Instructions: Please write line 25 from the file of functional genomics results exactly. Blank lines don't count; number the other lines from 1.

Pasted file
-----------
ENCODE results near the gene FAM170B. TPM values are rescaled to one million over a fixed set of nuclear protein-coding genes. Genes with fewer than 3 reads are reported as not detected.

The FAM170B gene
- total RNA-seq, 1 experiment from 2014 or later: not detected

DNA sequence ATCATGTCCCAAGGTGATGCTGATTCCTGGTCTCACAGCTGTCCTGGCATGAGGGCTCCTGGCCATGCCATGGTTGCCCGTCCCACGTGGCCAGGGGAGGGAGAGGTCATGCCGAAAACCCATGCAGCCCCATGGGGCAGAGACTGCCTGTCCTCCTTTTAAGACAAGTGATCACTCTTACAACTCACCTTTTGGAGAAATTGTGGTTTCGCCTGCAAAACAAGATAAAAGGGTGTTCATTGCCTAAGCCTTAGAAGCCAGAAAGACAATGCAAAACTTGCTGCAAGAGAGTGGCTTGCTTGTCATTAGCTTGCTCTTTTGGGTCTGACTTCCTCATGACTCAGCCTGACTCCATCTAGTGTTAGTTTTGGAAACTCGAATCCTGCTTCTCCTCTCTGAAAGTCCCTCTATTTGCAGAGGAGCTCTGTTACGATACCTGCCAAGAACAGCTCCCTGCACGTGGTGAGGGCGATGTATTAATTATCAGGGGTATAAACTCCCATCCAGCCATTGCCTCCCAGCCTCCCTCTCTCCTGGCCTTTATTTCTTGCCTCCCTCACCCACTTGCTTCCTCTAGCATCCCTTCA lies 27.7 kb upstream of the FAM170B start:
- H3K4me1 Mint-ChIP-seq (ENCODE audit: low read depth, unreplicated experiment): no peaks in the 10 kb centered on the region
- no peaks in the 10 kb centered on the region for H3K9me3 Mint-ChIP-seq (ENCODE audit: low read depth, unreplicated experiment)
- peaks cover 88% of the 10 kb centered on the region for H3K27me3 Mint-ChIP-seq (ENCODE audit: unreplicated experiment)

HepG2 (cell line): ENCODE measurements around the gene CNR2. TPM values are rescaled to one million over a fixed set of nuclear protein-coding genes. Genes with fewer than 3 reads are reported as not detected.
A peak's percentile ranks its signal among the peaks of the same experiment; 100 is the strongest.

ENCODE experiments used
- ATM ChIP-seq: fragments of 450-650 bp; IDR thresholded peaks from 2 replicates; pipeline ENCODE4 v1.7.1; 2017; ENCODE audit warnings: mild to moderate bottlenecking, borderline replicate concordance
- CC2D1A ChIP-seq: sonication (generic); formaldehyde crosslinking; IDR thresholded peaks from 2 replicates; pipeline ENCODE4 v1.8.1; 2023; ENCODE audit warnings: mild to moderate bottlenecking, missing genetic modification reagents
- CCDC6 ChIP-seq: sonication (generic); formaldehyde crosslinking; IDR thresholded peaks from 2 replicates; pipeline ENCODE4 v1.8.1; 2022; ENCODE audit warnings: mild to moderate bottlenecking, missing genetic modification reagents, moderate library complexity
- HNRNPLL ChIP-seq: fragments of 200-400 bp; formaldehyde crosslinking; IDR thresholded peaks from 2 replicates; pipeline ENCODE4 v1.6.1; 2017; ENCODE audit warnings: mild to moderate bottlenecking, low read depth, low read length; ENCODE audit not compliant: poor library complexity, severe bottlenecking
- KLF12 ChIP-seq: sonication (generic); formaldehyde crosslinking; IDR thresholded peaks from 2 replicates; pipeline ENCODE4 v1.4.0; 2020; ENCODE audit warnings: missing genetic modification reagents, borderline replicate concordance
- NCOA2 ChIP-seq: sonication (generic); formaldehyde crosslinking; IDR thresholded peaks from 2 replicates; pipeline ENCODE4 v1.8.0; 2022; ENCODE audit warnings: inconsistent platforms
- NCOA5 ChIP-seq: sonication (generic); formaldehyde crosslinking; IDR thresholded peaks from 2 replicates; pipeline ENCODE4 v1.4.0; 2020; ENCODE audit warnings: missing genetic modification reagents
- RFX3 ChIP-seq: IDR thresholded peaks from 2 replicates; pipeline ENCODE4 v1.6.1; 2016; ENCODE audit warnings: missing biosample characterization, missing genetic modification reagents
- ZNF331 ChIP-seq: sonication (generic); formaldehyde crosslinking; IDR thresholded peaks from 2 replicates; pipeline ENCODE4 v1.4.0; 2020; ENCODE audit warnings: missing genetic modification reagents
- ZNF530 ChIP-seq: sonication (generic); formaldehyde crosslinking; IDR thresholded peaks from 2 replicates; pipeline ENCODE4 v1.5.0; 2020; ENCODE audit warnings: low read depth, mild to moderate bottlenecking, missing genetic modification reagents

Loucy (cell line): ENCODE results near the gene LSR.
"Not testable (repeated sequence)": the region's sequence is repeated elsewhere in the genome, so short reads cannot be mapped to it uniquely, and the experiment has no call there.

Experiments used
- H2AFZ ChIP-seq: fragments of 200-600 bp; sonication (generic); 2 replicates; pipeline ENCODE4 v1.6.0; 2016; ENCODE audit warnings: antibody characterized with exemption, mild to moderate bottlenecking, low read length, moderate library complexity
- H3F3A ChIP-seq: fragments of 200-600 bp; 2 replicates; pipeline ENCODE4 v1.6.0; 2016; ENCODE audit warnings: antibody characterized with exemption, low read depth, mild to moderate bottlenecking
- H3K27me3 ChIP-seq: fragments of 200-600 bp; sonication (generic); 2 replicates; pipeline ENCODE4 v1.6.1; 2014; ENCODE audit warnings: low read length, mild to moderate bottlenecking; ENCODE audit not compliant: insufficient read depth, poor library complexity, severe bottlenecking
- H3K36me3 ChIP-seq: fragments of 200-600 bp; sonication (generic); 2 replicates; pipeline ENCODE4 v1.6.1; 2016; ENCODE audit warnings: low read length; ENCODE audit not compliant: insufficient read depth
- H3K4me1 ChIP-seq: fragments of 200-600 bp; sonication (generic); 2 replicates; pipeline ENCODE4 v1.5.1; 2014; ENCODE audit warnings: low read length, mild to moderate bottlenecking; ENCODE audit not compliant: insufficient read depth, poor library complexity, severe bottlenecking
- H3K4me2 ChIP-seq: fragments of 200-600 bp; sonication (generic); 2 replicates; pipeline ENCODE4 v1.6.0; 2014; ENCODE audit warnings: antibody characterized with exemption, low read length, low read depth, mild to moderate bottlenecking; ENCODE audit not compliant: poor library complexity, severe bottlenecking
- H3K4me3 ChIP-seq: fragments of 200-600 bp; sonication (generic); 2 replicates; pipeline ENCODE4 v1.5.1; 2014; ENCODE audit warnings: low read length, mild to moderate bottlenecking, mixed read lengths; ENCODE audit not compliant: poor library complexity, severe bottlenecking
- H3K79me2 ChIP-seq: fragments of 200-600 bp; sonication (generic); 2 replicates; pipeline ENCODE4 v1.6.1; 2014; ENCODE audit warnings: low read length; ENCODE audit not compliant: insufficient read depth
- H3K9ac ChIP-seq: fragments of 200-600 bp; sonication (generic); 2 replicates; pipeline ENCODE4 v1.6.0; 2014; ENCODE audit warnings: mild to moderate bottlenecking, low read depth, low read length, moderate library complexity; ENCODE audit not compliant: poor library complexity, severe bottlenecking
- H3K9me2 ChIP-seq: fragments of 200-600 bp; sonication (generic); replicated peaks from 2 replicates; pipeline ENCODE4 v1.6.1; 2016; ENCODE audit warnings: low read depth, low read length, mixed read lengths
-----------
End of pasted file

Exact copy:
- H3F3A ChIP-seq: fragments of 200-600 bp; 2 replicates; pipeline ENCODE4 v1.6.0; 2016; ENCODE audit warnings: antibody characterized with exemption, low read depth, mild to moderate bottlenecking